When she fell pregnant in London in 1938, Jean knew that she couldn't keep her baby. The unmarried daughter of an elder in the Church of Scotland, she would shame her family if she returned to the north in such a condition. Scared and alone in a city on the brink of war, she begged the Foundling Hospital to give her baby the start in life that she could not. The institution, which had been providing care for deserted infants since the eighteenth century, allowed Jean to nurse her son for nine weeks, leaving her heartbroken when the time came to let him go. But little Tom knew nothing of her love as he grew up in the Foundling Hospital - which, during years of the Second World War, was more like a prison than a children's home. Locked in and subject to public canings and the sadistic whims of the older boys, there was no one to give him a hug, no one to wipe away his tears. A true story of desertion and neglect, this is also a moving account of survival from one of the very last foundlings. It stands as a testament to the love that ultimately led a family back together.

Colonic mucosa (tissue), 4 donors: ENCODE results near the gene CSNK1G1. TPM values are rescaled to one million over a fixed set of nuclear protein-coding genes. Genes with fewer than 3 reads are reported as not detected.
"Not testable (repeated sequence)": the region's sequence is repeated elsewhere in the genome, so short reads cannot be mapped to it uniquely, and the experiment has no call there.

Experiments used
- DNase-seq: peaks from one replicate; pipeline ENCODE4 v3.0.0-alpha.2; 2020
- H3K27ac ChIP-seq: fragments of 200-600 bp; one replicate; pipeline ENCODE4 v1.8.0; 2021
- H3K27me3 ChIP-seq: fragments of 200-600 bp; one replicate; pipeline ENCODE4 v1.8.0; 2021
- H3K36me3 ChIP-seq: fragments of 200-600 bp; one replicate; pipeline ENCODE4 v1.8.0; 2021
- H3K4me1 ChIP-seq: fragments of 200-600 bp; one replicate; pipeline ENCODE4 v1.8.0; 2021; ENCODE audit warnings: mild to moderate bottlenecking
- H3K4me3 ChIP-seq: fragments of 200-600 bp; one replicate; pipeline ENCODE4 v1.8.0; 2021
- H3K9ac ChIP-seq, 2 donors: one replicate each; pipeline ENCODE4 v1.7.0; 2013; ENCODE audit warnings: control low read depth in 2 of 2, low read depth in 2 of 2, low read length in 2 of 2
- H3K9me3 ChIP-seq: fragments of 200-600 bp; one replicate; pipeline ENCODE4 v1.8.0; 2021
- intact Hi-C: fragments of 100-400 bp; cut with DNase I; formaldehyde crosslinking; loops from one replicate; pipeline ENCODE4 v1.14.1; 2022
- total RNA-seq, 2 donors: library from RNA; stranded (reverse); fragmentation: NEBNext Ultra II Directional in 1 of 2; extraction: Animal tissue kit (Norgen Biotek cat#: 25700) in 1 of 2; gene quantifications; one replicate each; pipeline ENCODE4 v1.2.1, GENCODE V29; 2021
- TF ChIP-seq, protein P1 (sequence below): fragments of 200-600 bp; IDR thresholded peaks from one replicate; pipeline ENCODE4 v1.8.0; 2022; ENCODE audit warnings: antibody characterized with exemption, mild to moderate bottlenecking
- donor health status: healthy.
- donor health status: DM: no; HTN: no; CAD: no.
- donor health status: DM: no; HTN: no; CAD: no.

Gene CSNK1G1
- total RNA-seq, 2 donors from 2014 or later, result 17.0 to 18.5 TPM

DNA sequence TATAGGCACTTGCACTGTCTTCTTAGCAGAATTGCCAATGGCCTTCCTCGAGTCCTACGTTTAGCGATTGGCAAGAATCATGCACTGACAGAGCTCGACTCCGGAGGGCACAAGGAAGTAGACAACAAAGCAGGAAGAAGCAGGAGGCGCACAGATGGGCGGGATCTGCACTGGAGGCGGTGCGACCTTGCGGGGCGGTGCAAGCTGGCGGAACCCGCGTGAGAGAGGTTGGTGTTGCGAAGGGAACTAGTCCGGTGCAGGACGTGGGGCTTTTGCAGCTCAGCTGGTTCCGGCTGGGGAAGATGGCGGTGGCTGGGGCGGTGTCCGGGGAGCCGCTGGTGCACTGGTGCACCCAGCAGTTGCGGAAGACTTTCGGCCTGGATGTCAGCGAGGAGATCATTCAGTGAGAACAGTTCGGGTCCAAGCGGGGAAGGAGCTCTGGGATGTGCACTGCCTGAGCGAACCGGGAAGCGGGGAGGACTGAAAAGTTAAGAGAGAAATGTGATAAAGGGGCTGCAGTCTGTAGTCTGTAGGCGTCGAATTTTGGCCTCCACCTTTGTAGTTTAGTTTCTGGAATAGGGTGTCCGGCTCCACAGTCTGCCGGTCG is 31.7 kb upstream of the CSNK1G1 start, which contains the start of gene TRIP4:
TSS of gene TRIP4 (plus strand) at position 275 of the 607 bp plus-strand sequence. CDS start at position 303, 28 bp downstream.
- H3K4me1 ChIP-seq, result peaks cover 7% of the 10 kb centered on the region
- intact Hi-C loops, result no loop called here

Tom H. Mackenzie was born in London in 1939 to an unmarried mother who intrusted him to the Foundling Hospital. He was one of the last children to be taken in by the Hospital after 200 years of institutional care. Following a spell in the army, he has worked in journalism and business and now writes a weekly column for the Plymouth Herald. Tom is happily married and lives in Plymouth, Devon.